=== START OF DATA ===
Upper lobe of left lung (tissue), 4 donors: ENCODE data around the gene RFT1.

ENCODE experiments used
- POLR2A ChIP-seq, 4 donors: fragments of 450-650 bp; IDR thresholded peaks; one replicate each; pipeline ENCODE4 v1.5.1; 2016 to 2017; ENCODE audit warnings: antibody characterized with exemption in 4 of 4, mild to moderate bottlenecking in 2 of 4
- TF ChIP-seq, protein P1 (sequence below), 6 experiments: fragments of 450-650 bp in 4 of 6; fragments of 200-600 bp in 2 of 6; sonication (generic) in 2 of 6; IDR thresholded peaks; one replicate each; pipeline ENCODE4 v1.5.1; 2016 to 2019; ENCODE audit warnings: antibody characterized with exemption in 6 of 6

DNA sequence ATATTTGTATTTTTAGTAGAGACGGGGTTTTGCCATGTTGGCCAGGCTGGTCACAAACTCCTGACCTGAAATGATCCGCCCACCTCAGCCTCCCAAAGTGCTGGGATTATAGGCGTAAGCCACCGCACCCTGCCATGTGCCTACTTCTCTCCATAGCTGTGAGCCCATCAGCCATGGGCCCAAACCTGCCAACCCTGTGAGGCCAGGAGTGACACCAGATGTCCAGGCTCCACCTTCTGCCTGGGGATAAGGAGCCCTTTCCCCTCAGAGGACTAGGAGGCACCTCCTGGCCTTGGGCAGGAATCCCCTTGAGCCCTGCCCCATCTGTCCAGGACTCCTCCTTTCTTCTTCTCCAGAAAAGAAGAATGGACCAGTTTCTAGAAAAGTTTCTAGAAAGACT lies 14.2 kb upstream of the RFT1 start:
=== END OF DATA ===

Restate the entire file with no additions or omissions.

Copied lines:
Upper lobe of left lung (tissue), 4 donors: ENCODE data around the gene RFT1.

ENCODE experiments used
- POLR2A ChIP-seq, 4 donors: fragments of 450-650 bp; IDR thresholded peaks; one replicate each; pipeline ENCODE4 v1.5.1; 2016 to 2017; ENCODE audit warnings: antibody characterized with exemption in 4 of 4, mild to moderate bottlenecking in 2 of 4
- TF ChIP-seq, protein P1 (sequence below), 6 experiments: fragments of 450-650 bp in 4 of 6; fragments of 200-600 bp in 2 of 6; sonication (generic) in 2 of 6; IDR thresholded peaks; one replicate each; pipeline ENCODE4 v1.5.1; 2016 to 2019; ENCODE audit warnings: antibody characterized with exemption in 6 of 6

DNA sequence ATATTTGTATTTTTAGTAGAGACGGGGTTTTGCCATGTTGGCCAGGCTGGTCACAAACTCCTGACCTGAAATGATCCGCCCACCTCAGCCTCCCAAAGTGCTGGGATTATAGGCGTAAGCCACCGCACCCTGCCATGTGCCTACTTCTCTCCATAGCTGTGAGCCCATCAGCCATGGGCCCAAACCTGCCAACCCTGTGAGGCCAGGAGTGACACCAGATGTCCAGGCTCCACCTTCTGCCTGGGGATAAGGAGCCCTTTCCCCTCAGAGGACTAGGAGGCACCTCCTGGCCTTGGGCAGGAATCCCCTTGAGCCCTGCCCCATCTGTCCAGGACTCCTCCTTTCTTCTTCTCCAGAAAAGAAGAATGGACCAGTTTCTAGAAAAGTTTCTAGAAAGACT lies 14.2 kb upstream of the RFT1 start: